You know you’re getting older when those that you’ve idolized for more than a 1/4 century (and more importantly, those that have made a huge impact/influence on you) start passing away…
I was in Johannesburg earlier this week on the Creative Days tour when I heard about Ray’s passing, and all I can say is…I hope he’s hanging with Jim Morrison right now, sharing a laugh, a smoke, and making some great music…and I’m quite sure he is.
To say that Ray was a *huge* influence on my musical development (and most directly, my piano/organ playing) is really an understatement. Considering that I’ve been playing for more than, ahem, 30 years, there are still several Doors songs that are not only in my daily rotation (as piano exercises, among other things) but even now, as I’m writing this blog, I’m simultaneously mastering a few recent live takes of my ‘Just Play Music’ series, in which I play a classic Doors number (and a Manzarek masterpiece, in terms of left hand/right hand counterpoint) entitled, You’re Lost Little Girl.
I was fortunate to have seen Ray twice in person, live on stage. Once, back in 1999 at Alice Cooper’stown in Phoenix with his own band; and then about 5 years later with the re-formed “Doors of the 21st Century” alongside fellow Doorsman Robby Krieger and former Cult singer, (and Jim Morrison doppelgänger) Ian Astbury. In both appearances, Ray’s playing (not surprisingly) was as fresh and articulate as it ever was. Masterful, really…with the perfect (and consistent) blend of blues-R&B-infused jazz and classical with a side of psychedelia. The man CREATED this style; my ‘left-handed piano bass’ chops are a direct result of listening (and mimicking) countless Doors songs when I was young; and my continued use of this style today has subsequently turned everything I’ve done into a semi ‘tribute to Ray’ in some small way. I’m not overstating either…it’s true.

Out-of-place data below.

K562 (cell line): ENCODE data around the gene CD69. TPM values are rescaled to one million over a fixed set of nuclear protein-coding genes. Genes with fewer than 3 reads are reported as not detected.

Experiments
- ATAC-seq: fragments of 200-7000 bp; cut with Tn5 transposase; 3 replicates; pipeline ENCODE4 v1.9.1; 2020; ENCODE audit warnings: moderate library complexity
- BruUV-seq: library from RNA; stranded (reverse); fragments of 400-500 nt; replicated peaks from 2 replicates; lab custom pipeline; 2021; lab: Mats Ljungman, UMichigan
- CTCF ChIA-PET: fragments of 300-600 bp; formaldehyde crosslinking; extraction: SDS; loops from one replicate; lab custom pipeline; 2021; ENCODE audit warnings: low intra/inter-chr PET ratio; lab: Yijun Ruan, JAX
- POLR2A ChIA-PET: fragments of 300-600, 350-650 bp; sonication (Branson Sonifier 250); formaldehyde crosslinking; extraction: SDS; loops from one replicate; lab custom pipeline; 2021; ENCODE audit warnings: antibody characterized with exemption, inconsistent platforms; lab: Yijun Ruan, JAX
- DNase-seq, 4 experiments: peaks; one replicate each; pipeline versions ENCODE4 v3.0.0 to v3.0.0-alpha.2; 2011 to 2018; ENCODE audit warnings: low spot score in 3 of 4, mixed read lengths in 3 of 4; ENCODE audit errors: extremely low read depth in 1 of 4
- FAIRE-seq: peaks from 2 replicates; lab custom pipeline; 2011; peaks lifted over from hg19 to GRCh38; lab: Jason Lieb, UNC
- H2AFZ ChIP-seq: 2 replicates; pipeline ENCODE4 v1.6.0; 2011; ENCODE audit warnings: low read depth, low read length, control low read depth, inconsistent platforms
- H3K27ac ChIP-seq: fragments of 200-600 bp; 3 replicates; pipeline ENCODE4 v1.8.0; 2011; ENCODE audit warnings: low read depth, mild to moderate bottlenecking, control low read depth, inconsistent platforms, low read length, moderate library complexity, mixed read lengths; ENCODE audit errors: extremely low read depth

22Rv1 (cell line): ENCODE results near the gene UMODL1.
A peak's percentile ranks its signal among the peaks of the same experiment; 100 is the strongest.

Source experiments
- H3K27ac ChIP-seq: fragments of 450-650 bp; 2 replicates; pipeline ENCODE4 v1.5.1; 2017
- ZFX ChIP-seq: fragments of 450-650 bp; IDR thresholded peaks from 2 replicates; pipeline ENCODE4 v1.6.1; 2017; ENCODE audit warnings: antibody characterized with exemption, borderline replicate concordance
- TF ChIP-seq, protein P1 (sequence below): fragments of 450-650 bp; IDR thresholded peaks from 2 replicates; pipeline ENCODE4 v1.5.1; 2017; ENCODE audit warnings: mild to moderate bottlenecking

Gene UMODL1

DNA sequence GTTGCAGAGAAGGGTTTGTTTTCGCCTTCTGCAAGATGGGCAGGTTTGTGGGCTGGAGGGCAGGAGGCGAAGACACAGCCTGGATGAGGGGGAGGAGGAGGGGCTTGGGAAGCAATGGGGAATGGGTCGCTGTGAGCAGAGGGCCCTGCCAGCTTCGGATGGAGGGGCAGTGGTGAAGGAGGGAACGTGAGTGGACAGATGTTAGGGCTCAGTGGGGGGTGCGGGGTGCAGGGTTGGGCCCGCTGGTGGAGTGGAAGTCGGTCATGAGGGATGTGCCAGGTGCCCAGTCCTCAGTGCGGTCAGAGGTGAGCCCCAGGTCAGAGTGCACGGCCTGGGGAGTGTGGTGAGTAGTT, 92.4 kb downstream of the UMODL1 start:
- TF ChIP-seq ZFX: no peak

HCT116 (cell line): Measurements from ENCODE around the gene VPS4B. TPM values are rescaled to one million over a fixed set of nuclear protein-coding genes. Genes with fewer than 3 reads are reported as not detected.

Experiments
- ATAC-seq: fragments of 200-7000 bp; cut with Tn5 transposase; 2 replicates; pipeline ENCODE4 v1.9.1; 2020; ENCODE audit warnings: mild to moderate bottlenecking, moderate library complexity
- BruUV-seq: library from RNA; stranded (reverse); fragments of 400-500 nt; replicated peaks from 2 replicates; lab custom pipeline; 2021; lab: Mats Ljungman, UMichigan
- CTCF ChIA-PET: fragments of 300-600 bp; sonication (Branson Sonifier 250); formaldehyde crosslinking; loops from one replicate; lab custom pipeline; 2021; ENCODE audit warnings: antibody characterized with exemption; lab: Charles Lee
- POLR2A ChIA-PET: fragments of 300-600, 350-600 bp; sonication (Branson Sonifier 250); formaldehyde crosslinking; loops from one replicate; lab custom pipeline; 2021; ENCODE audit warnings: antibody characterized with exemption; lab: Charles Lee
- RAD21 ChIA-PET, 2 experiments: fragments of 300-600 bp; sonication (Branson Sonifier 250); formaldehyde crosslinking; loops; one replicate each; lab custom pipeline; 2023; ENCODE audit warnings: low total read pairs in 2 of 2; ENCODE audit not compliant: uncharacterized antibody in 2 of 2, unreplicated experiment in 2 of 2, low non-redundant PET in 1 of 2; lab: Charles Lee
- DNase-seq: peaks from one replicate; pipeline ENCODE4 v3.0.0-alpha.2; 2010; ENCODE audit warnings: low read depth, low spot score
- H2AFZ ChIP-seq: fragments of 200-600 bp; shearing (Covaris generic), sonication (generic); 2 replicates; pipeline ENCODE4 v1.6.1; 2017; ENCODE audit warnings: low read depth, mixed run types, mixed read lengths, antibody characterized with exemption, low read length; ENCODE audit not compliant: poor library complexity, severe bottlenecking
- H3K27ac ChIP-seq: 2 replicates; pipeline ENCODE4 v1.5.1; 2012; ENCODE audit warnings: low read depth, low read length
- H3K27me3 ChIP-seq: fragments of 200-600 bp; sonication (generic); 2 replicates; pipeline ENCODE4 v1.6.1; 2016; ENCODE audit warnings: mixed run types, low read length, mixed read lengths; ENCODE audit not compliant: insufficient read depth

If you ever heard Ray speak, his voice and his word choices were equally as unique as his playing style. While I’ve heard some some say that his vernacular was often ‘stuck in a kind of 60s idealism’, this was the man. Spiritual, hopeful, realistic, mystical, magical and chock-full of the wisdom of his years. To hear him tell a story (he even did a few spoken word CDs in the mid-90s, recounting tales of The Doors, Jim, and their lives) he was truly an orator–one whose vocal eloquence and diction not only captivated the listener, but kept one on the edge of his every word.
In one of his final video appearances (for The Doors’ ‘Making Of LA Woman’ 40th Anniversary documentary) Ray quotes a line of Jim’s from Roadhouse Blues (found on ‘Morrison Hotel’, the previous album)…”The future’s uncertain, and the end is always near.” Ray had apparently only told his current bandmates about his illness (a very rare form of bile duct cancer) several months ago before seeking special treatment in Germany, where he ultimately passed away. But the man was STILL playing, still gigging and still doing it all until the end; because after all, the future *is* uncertain and the end *was* always near. He had 74 glorious years before he met his end—but his words, his wisdom and his musical legacy live on, in me and in countless others.
Rest in Peace, Raymond Daniel Manzarek. Here’s to breaking-on-thru to the other side…